Parts and Labor
Since forming in 2002, Parts and Labor have existed primarily as an art-rock outfit, though you could argue that, on some level, they've always been a unifying punk band too. It's a line not often straddled, obviously, but in their case it works: Their last album's big sell was that it worked hundreds of fan-submitted samples into a landscape of 70s Eno ambiance and mutated synthesizers. Using an array of such out-of-the-box techniques, they've churned out four albums of brilliantly detailed pop combusting with every noise and texture under the sun. Meanwhile, there's Dan Friel's and BJ Warshaw's clunky singing voices, their swing-from-the-rafters rallying calls, and their ability to never let cultural commentating lyrics bog down their songs, all of which contributes to Parts and Labor's portrayal as a common denominator bro-rock band. They're just three dudes who would love to be the next Fugazi.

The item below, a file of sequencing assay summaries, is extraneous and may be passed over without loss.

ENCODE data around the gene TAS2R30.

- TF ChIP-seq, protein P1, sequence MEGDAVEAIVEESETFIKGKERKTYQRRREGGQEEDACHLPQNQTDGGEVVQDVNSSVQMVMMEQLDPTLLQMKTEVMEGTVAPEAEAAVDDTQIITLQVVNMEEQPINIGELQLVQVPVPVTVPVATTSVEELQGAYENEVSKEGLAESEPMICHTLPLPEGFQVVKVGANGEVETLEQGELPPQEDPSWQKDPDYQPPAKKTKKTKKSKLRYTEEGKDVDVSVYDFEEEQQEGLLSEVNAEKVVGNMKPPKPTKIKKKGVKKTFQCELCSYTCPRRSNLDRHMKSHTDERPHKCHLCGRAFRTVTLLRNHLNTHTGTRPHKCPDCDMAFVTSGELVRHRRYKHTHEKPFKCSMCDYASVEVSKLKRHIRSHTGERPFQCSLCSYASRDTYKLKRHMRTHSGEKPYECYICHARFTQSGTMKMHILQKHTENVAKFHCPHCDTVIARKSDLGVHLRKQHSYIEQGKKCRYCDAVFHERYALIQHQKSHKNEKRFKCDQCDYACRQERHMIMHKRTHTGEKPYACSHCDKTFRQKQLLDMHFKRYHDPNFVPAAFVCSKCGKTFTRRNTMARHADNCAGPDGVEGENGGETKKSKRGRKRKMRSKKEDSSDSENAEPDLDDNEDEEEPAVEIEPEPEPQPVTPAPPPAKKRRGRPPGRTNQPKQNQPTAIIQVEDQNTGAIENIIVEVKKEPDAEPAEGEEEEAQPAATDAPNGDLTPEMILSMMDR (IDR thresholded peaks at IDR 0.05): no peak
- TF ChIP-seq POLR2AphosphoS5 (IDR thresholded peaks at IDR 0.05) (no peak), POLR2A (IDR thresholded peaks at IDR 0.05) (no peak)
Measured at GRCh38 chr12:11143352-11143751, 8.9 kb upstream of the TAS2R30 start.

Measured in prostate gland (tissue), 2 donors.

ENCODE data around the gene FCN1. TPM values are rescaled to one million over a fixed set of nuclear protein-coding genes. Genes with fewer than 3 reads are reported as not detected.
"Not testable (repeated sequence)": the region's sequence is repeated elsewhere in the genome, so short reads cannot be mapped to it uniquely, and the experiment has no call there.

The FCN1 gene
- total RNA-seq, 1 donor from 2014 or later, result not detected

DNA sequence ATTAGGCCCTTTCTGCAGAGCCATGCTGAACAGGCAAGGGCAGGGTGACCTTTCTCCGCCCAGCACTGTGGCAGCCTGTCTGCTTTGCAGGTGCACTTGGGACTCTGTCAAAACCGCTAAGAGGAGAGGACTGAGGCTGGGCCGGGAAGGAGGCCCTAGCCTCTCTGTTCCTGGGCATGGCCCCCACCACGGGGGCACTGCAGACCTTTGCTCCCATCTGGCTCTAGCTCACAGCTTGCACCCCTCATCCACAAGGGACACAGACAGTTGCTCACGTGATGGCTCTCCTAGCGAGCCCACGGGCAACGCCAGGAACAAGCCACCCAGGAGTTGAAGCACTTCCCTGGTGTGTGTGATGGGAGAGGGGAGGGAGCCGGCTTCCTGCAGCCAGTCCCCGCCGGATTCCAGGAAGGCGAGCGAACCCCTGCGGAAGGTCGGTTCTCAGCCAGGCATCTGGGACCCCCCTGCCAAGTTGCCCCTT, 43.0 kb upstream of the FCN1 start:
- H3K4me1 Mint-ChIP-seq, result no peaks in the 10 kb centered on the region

After years of experimentation, Constant Future sticks with what they've found works, and what works has them shifting towards this everyman proto-punk. That, for one, is Joe Wong on drums. After entertaining a rotating cast of drummers for years, Wong joined the band on their last album, and now we see him completely settled in. The fills are more rabid than ever before—and trust that P&L's drummers have always been insane—occupying in any space left vacant since guitarist Sarah Lipstate's departure from the band in 09. This results in a crucial shift in energy: Songs are not as abrasive as they are just straight-up pummeling. Take "Pure Annihilation" or "A Thousand Roads," for example. There is less shrilly 8-bit and zigzagging belligerence coming from Friel's keyboards than what we've grown accustomed to; all that severity is displaced by the shit-kicking percussion and reach-for-the-stars hooks that make P&L sound like Titus Andronicus covered by Fang Island. The songs are still severe, foreboding even, but not necessarily discordant. Parts and Labor will always dabble in the avant-garde, but Constant Future proves that it's not a bad thing to want to connect to the masses too.